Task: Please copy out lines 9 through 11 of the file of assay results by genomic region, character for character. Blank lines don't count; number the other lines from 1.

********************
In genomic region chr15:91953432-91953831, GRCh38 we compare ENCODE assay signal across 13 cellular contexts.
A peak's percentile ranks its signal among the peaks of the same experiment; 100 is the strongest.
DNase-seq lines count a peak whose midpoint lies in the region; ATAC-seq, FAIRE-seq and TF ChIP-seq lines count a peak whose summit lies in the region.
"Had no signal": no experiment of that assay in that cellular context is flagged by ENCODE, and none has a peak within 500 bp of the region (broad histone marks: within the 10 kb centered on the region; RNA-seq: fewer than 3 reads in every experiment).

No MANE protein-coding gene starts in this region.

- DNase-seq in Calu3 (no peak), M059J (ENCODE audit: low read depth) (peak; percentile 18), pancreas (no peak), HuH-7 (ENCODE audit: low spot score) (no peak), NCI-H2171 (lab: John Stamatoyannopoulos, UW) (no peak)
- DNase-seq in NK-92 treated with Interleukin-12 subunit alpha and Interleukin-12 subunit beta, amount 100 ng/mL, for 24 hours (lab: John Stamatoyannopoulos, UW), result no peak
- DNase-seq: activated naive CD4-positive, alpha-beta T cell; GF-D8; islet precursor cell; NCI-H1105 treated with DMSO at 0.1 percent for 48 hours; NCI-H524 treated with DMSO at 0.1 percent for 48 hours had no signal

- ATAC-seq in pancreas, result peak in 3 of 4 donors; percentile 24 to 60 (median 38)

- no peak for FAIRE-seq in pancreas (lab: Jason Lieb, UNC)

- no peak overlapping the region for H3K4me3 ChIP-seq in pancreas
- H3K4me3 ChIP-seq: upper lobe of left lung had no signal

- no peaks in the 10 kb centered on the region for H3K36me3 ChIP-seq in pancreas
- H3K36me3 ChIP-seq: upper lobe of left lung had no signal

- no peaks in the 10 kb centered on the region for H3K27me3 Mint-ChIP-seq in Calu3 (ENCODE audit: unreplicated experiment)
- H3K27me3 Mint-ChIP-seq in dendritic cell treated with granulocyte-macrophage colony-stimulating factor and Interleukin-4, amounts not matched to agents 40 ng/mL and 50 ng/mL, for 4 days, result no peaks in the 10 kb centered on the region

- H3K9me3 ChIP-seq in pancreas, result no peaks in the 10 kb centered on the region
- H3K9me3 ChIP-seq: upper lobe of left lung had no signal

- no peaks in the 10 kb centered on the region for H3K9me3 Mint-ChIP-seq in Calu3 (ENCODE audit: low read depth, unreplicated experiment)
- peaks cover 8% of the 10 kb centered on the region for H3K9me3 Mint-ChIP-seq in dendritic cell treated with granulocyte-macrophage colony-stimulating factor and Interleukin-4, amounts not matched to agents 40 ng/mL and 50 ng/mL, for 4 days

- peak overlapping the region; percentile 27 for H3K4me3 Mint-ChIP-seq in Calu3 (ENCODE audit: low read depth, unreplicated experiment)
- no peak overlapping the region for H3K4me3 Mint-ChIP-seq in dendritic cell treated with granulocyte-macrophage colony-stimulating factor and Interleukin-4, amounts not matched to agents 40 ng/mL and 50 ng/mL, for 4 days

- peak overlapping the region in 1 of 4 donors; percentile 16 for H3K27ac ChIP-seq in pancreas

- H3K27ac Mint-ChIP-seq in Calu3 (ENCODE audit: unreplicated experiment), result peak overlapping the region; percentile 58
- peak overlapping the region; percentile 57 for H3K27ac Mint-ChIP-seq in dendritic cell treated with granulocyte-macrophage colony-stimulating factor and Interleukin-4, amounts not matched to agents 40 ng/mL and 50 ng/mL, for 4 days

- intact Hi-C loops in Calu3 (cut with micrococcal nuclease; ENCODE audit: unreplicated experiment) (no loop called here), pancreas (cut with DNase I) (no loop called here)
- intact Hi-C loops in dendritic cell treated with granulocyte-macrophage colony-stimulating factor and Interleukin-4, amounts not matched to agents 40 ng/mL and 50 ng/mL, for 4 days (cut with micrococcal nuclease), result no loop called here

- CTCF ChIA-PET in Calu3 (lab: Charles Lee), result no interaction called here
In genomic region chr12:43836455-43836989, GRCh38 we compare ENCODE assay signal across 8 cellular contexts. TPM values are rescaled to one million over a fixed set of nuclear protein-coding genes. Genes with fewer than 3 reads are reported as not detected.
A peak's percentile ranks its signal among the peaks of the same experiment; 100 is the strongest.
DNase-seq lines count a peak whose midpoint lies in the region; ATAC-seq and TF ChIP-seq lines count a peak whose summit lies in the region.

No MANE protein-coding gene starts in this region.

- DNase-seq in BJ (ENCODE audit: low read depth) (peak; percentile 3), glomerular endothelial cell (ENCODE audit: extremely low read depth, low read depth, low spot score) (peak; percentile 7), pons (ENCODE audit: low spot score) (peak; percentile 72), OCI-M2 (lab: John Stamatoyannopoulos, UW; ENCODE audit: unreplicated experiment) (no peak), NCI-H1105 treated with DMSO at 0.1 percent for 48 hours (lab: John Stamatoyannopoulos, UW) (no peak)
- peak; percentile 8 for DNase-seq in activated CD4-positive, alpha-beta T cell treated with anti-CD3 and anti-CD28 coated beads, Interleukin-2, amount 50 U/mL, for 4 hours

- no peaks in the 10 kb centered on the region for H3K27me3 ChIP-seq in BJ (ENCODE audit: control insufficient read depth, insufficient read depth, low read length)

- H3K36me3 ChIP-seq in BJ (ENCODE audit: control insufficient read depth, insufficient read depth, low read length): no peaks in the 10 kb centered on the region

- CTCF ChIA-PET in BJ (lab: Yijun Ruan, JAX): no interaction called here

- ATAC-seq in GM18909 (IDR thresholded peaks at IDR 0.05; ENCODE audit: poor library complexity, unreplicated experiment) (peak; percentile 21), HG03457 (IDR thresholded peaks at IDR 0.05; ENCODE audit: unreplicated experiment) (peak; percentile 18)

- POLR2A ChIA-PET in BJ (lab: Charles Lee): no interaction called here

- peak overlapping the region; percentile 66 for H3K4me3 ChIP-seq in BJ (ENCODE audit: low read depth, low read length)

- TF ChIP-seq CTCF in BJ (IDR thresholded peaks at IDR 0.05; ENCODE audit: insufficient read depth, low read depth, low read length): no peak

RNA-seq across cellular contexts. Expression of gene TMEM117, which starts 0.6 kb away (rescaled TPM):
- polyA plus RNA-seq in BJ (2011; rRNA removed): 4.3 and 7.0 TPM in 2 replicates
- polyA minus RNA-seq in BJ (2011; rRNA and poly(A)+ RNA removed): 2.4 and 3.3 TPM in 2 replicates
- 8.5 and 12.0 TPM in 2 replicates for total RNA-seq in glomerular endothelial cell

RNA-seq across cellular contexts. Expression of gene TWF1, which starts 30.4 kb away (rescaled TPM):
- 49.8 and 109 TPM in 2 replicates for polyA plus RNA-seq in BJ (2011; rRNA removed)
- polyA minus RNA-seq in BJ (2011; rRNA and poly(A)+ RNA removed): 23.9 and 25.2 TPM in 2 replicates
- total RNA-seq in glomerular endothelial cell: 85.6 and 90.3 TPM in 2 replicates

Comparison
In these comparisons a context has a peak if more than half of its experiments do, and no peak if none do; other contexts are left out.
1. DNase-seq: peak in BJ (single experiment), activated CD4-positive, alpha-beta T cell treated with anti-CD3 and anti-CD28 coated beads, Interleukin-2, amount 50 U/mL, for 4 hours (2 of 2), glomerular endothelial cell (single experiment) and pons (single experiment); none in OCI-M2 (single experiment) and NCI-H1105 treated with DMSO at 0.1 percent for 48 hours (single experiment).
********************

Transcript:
- ATAC-seq in pancreas, result peak in 3 of 4 donors; percentile 24 to 60 (median 38)

- no peak for FAIRE-seq in pancreas (lab: Jason Lieb, UNC)

- no peak overlapping the region for H3K4me3 ChIP-seq in pancreas